Dementia: Seeing The Light

Image result for elderly man seeing the light picture

I went to bed shortly before 9 pm last night, leaving Maureen fast asleep on the sofa in our lounge.   As always, I left the landing light on hoping that it would lead Maureen to the marital bedroom later in the night.  My cunning plan worked and a few hours later I heard her coming up the stairs making for the bathroom.  Just to be on the safe side, I hastily made for the spare bedroom to try to avoid the issues of a ‘strange man’ in the bed.

I left Maureen to it for a while before attempting to ease her into bed.  However, she told me that ‘she would be in trouble with the school if she stayed in the bedroom’.  She sat on the bed for a while before going downstairs again.  I heard her close the door of the lounge so I decided to leave her to her own devices for a while.  An hour or so later I found her curled up on an armchair asleep.  When she stirred she told me she had been singing that I was The Wind Beneath Her Wings: then I got a short sharp shock.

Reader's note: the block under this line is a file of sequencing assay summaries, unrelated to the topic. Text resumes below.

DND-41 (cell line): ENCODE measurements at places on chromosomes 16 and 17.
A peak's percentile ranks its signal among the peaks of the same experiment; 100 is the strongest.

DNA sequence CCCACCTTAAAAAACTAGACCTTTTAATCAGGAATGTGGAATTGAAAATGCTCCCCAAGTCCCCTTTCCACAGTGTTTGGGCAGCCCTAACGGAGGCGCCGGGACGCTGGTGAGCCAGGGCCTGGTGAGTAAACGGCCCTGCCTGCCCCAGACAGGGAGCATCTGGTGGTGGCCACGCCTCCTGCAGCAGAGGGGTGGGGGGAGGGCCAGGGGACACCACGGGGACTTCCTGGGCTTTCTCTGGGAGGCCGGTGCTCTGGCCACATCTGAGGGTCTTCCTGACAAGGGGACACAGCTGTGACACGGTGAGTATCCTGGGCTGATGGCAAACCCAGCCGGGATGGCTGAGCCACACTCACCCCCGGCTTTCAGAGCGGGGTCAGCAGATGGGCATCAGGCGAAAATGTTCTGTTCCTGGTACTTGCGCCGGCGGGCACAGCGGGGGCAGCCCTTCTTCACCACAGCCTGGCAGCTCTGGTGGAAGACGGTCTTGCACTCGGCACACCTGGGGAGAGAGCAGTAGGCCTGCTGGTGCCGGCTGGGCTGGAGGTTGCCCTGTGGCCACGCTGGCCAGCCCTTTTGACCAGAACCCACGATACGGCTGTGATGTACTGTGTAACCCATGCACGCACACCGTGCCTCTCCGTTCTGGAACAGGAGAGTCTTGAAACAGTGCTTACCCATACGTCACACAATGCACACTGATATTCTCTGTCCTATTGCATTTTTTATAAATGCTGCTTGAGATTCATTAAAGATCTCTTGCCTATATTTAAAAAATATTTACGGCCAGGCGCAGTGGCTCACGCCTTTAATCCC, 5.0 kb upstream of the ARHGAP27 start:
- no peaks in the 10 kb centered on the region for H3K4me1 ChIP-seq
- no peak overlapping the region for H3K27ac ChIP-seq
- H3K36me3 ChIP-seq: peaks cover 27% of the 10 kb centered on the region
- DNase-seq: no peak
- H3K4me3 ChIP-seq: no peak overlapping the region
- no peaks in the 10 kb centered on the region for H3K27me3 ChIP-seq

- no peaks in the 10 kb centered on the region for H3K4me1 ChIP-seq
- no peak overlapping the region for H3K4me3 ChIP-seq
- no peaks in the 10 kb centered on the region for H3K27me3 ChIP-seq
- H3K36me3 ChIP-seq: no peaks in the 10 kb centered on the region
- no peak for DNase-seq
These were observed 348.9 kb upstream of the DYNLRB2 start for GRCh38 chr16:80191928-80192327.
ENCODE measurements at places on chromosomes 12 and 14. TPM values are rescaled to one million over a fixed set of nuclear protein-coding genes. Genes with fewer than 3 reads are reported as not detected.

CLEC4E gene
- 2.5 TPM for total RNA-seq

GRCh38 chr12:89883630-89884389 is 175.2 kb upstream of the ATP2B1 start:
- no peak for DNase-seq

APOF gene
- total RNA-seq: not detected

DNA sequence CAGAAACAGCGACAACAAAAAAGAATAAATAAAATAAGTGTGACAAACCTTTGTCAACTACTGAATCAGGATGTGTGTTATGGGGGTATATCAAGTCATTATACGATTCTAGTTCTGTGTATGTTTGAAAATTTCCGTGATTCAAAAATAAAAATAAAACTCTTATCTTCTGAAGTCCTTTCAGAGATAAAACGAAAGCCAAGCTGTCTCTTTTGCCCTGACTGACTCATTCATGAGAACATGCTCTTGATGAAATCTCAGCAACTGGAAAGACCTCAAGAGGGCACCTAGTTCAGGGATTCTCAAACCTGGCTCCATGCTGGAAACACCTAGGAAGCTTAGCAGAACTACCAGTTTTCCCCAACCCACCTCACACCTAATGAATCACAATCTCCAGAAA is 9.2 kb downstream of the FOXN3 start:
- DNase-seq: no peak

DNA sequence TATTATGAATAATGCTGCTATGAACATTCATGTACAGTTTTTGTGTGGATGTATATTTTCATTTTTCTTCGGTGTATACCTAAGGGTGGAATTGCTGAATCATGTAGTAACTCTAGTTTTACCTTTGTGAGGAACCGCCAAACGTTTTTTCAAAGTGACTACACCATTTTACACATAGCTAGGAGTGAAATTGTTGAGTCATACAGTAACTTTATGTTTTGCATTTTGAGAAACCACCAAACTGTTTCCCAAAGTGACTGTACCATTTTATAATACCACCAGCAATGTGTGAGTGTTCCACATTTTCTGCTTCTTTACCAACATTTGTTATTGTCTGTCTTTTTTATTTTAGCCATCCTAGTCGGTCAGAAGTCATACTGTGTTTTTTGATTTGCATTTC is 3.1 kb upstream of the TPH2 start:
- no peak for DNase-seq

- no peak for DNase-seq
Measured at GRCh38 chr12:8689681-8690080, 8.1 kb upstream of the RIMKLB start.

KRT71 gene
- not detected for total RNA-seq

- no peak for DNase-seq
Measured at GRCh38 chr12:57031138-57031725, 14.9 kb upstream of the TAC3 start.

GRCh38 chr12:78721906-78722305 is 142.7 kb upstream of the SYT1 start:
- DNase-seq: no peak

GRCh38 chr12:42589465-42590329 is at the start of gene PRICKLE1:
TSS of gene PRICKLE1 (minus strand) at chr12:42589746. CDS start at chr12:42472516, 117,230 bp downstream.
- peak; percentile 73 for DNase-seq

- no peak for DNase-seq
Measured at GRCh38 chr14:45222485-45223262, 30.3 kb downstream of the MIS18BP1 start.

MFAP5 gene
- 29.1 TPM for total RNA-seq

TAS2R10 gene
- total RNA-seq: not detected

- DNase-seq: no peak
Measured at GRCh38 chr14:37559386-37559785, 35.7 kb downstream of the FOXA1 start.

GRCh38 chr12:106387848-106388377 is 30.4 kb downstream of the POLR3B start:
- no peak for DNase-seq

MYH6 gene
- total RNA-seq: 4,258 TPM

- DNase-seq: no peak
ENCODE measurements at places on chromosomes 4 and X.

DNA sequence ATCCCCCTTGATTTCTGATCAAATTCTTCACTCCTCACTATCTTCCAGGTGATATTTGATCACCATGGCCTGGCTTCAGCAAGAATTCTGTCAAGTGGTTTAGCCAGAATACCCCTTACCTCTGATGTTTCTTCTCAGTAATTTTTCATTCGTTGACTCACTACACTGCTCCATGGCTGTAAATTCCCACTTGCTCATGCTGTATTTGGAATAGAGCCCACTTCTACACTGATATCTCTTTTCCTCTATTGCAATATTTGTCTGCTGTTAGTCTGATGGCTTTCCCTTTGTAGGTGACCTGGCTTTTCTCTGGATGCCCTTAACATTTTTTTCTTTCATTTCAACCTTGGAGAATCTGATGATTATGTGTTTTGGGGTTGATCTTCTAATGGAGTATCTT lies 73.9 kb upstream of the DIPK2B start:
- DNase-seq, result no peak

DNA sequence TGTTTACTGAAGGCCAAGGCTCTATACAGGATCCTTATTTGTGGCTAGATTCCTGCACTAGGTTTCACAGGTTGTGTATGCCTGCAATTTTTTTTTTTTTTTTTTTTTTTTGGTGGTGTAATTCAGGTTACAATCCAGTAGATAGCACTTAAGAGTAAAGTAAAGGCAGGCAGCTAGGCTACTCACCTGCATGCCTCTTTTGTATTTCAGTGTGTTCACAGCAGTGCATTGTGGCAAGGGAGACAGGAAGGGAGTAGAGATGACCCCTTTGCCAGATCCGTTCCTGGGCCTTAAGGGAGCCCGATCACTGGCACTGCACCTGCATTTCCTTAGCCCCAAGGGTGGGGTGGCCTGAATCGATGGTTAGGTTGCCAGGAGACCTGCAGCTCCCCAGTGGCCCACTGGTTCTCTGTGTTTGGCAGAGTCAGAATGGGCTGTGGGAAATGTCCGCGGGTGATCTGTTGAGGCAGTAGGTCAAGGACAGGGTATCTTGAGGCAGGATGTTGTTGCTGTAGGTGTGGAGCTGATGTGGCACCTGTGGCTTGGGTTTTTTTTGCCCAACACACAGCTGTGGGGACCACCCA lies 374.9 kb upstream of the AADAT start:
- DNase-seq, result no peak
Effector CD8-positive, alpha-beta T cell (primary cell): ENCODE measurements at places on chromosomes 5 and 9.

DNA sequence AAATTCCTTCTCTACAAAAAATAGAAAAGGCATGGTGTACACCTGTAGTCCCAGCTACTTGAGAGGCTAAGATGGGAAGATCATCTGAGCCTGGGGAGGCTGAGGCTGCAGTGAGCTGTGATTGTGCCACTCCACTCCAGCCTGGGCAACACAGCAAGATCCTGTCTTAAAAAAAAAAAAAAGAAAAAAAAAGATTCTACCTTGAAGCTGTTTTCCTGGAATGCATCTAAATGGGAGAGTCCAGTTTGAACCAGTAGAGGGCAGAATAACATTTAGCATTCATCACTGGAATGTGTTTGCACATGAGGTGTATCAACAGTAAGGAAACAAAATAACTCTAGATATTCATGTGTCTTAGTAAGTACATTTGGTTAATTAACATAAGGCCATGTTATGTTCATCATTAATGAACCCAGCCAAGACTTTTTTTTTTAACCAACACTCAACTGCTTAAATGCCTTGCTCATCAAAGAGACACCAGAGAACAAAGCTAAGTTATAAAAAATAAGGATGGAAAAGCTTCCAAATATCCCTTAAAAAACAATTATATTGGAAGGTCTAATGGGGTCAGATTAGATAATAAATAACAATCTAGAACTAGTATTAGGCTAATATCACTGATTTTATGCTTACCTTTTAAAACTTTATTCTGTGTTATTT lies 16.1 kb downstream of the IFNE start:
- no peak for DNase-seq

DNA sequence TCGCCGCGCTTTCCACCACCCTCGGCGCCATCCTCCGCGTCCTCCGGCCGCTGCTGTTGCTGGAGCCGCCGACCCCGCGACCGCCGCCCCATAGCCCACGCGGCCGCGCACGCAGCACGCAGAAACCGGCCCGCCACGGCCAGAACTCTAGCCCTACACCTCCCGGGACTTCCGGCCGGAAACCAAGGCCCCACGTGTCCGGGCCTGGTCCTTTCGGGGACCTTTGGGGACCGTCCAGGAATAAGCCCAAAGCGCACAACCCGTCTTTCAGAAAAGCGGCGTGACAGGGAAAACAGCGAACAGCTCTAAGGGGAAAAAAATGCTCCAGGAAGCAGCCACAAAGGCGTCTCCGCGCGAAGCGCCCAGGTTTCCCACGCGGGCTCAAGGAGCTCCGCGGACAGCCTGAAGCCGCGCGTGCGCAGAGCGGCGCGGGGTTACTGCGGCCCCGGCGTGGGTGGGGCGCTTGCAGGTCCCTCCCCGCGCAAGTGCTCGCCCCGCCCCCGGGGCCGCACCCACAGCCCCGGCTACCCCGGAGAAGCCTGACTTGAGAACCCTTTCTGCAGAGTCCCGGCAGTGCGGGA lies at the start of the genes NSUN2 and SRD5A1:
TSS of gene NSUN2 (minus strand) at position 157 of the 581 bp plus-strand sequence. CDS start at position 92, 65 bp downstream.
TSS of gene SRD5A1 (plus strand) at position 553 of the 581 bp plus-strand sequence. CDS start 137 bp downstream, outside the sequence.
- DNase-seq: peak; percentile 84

Maureen hero was, in fact, her dad.  That became clear when she reminisced over my (his) generosity in funding a family holiday to France.  She went on to say she hoped I (he) had some photographs of a wonderful camping holiday.  Her confusion of people became even more evident when she pondered over whether ‘Paul had been the driver’. Then she decided he couldn’t have been but she was unsure who was!

As I drafted this post, Maureen appeared upstairs again announcing she ‘doesn’t want to go to school today’.  Apparently, it is ‘one of those dressing up days’ and she ‘doesn’t want to be involved’.

Whenever Maureen talks to me as if I am her dad I accept her reality.  She clearly has very fond memories of a wonderful father.  At other times I am supportive when she is sad about the tough life he had coping with epilepsy and trying to make ends meet. Her confusion about time, person, and place means I have to listen very intently throughout the day. to work out who she thinks I am.  If I don’t ‘see the light’ and make assumptions about my status I would find myself in real trouble when I try to persuade my wife to join me in bed or even risk asking her to take her pants off!

 

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About Remember Me

I am a retired adult educator. My wife had a stroke in February 2014 and now has mixed dementia. Her recovery from stroke has been exceptional apart from 50% loss of peripheral vision and vascular damage. 'Dharma For Dementia' is my approach to being Maureem's Care Partner: it aims to end the suffering of 'Prescribed Disengagement' (Swaffer) .
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